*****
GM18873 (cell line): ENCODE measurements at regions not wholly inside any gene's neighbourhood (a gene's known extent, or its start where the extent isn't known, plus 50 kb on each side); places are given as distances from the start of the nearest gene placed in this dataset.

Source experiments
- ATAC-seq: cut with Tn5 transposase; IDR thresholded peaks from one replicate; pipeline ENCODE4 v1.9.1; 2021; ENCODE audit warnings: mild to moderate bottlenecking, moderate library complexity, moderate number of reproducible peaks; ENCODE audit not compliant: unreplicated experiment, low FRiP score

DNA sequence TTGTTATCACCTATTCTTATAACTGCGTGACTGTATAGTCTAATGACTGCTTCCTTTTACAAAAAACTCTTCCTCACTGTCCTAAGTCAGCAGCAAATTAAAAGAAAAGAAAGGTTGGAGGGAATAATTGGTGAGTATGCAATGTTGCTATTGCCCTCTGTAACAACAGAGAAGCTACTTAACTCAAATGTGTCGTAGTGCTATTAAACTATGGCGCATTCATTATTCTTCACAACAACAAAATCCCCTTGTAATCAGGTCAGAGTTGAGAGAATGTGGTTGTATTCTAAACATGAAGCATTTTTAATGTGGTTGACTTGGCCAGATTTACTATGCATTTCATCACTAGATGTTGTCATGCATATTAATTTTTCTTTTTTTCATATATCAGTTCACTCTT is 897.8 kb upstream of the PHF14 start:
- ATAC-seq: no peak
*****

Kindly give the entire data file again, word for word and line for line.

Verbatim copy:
GM18873 (cell line): ENCODE measurements at regions not wholly inside any gene's neighbourhood (a gene's known extent, or its start where the extent isn't known, plus 50 kb on each side); places are given as distances from the start of the nearest gene placed in this dataset.

Source experiments
- ATAC-seq: cut with Tn5 transposase; IDR thresholded peaks from one replicate; pipeline ENCODE4 v1.9.1; 2021; ENCODE audit warnings: mild to moderate bottlenecking, moderate library complexity, moderate number of reproducible peaks; ENCODE audit not compliant: unreplicated experiment, low FRiP score

DNA sequence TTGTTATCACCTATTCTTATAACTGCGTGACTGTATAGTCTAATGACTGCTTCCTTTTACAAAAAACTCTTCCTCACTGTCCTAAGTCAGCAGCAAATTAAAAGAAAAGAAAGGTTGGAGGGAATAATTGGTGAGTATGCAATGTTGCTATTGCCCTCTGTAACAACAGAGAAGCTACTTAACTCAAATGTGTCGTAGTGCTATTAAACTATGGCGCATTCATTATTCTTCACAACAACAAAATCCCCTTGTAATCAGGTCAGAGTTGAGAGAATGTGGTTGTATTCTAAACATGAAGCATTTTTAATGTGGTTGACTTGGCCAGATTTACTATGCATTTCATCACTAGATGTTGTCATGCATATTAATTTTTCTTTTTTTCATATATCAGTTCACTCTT is 897.8 kb upstream of the PHF14 start:
- ATAC-seq: no peak